3 replies on “Teaching Art From a Distance Could Have Benefits”

  1. I absolutely love this! Brings perspective in so many ways. Thank you for sharing your own personal memoir. That, in and of itself, is instructive. Your journey once in the United States is fascinating — sadly, not surprising, but glad it landed you in a good place. Your attitude and helpful suggestions about distance learning, whether in the arts or anything else is priceless. Thank you so much for taking the time to share your story.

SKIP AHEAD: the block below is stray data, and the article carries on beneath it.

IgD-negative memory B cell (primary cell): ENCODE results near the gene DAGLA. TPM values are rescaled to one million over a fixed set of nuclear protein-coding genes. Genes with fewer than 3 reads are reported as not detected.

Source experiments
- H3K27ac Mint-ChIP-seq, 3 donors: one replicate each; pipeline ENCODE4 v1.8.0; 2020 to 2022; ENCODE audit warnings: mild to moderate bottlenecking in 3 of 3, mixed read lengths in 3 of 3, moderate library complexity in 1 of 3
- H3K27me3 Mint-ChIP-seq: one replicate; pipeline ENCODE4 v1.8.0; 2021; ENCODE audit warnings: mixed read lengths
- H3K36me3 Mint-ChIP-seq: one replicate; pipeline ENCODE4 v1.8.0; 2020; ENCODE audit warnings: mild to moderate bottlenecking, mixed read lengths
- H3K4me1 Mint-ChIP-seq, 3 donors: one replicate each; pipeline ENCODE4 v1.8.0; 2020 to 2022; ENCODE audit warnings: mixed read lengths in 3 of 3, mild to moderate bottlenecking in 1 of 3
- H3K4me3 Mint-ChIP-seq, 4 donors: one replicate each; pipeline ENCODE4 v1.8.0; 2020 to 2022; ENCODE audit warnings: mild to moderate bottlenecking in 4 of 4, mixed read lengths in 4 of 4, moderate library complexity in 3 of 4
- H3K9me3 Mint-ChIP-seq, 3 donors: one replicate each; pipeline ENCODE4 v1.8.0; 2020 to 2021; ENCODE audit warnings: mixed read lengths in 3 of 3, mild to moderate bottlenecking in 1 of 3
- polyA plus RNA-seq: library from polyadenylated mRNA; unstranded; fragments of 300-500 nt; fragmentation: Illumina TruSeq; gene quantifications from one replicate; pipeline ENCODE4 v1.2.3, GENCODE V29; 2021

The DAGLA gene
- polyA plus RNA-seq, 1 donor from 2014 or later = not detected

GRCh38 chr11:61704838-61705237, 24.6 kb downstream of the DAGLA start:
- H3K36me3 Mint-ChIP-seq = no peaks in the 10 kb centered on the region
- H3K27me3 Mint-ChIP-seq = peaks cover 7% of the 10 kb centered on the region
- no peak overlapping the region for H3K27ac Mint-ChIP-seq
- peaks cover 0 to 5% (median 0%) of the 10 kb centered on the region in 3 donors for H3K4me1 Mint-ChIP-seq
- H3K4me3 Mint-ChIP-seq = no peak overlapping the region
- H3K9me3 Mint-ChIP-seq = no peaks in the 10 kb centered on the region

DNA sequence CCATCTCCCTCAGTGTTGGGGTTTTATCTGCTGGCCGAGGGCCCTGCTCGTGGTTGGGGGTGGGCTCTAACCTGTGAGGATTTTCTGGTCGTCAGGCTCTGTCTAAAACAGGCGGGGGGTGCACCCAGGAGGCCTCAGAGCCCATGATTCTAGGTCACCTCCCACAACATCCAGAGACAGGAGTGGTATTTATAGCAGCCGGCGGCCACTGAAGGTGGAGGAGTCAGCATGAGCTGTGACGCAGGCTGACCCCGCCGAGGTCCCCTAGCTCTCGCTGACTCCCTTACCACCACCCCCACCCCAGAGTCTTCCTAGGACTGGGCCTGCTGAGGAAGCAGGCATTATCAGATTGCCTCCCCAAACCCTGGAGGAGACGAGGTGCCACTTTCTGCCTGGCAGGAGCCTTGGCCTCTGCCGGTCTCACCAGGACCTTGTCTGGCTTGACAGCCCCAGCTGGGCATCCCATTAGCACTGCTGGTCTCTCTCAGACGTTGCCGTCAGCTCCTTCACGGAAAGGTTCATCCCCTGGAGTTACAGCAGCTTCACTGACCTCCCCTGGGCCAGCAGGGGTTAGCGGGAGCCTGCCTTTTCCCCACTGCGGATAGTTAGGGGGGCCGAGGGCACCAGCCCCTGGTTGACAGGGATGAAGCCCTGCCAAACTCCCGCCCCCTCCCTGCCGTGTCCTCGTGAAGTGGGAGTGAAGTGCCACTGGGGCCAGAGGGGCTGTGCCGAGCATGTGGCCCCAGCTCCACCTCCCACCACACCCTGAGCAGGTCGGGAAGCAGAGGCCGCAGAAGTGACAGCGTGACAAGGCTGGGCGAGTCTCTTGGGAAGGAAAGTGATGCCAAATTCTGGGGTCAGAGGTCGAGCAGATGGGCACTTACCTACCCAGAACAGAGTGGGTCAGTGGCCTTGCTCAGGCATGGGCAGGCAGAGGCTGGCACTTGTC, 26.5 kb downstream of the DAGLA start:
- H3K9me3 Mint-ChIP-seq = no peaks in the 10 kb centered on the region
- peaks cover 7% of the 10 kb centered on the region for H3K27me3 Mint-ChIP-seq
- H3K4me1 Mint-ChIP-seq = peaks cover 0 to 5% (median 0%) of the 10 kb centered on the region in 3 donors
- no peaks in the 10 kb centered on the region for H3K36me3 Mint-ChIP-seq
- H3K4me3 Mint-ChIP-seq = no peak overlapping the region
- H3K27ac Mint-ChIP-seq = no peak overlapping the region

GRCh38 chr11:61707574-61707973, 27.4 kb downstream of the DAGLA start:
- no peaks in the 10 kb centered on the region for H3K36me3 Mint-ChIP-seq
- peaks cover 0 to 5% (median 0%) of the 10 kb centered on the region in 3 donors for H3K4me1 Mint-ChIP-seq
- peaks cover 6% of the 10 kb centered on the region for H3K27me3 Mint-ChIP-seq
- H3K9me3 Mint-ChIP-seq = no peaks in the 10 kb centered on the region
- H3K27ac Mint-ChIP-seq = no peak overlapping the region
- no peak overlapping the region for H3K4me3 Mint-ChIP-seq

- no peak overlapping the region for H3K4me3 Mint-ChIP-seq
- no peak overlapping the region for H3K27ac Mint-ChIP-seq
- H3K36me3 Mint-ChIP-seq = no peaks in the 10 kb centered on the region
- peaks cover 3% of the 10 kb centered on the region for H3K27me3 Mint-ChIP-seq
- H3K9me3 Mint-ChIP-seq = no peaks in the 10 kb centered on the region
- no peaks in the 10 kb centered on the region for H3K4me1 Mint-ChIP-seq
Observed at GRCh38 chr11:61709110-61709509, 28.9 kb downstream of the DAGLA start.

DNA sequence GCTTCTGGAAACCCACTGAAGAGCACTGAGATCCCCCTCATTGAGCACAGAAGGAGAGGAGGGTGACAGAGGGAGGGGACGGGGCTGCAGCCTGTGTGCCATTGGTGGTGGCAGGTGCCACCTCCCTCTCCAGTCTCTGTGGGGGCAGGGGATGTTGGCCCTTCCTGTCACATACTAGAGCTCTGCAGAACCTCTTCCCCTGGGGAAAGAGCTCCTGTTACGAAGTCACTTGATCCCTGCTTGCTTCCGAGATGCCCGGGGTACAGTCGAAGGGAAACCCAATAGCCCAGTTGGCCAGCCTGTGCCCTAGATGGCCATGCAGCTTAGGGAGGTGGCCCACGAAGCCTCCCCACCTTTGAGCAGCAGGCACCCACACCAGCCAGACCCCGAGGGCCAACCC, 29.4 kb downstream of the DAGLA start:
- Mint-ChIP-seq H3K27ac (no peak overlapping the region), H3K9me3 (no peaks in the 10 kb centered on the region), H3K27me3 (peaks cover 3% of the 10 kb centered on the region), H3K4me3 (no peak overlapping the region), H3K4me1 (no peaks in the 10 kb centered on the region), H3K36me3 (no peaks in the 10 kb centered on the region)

2. Your history is one of heroism, I hope you don’t mind my saying it. It is inspiring and I hope many other readers find hope in reading it. Few endured a history like yours. Most art teachers in the US never faced such physical, life-threatening experiences. The challenge for me now is to find usefulness in printmaking – my domain – in a changed world on the horizon, as it must be true, also in ceramics. The arts, crafts, and design find value in unexpected places. One of our great scientific and engineering thinkers, R. Buckminster Fuller said: ““I feel that the high capability of the young who did not happen to have been trained in science goes into their intuitive formulations. Artists are now extraordinarily important to human society. Many who have been called artists are healthy human beings who have kept their innate endowment of capabilities intact. The greatest of all their faculties is the ability of the imagination to formulate conceptually. I feel that it is the artists who have kept the integrity of childhood alive until we reached the bridge between the Arts and Sciences.” I thought of this one day visiting a dental services company where an individual was hunkered over her work. She was applying colorant to a porcelain crown for some person. “Where did you learn?” I asked her. “I was a ceramic art major in art school,” she said. Most art students do not make a living in art after graduation, but good employers find art, music, literature, etc. good grounding to prepare them for anything.